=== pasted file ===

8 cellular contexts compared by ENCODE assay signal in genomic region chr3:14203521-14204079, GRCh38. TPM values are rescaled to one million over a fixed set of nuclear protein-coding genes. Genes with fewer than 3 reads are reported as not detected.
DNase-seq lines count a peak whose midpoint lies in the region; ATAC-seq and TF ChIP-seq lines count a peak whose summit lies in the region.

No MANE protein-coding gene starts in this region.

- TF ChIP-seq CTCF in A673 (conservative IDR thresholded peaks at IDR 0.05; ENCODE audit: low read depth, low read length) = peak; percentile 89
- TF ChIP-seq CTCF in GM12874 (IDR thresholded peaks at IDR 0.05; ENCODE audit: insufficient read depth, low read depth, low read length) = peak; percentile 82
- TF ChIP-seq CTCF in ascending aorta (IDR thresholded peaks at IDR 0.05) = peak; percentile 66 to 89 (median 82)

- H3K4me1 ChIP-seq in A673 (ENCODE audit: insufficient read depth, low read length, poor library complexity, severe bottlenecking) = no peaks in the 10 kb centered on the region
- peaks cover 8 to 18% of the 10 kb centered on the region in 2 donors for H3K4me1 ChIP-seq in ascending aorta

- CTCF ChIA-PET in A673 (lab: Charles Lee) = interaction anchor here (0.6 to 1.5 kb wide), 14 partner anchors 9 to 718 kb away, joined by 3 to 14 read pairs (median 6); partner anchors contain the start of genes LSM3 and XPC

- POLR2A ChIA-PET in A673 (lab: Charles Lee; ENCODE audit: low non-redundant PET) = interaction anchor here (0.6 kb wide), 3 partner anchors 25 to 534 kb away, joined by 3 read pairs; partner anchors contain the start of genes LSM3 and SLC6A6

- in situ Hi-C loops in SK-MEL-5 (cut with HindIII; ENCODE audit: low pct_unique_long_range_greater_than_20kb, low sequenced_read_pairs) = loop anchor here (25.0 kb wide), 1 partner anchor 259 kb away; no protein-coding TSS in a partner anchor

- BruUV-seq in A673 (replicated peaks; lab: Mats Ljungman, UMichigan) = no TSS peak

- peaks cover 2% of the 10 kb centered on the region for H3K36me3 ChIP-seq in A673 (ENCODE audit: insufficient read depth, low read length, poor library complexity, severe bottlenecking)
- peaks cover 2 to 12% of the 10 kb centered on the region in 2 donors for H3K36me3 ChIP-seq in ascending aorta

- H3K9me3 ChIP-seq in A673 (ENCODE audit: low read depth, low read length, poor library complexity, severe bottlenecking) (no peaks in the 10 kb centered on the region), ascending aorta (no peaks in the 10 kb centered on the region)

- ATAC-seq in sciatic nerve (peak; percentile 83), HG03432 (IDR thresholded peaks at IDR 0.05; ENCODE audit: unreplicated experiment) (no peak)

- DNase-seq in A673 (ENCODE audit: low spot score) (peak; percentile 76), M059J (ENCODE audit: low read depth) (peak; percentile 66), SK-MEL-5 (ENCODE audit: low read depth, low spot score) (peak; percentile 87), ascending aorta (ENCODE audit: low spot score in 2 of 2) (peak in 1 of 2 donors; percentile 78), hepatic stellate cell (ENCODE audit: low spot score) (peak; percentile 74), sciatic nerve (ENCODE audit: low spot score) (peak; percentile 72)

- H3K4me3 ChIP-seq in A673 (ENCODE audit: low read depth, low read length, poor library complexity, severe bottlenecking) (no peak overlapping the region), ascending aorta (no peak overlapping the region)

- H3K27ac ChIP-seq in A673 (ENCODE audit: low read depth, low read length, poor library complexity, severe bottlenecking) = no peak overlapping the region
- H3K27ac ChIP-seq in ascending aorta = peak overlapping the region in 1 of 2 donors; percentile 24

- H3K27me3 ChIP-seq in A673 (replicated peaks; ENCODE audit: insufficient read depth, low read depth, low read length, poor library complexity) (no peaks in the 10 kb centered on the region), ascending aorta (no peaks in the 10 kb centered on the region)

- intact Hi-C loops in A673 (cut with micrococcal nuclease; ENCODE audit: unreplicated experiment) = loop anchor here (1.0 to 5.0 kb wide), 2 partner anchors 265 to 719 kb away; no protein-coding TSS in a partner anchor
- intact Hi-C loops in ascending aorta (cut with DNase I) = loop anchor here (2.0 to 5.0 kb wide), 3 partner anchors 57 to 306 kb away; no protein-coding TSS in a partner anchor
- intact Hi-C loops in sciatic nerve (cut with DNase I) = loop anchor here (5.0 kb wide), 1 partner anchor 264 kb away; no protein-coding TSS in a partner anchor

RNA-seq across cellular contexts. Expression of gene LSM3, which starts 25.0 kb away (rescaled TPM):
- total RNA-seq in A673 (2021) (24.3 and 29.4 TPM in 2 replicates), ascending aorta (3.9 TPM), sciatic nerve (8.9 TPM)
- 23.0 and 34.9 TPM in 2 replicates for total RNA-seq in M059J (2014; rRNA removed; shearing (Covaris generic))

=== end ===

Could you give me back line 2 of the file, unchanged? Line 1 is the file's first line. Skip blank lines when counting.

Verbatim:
DNase-seq lines count a peak whose midpoint lies in the region; ATAC-seq and TF ChIP-seq lines count a peak whose summit lies in the region.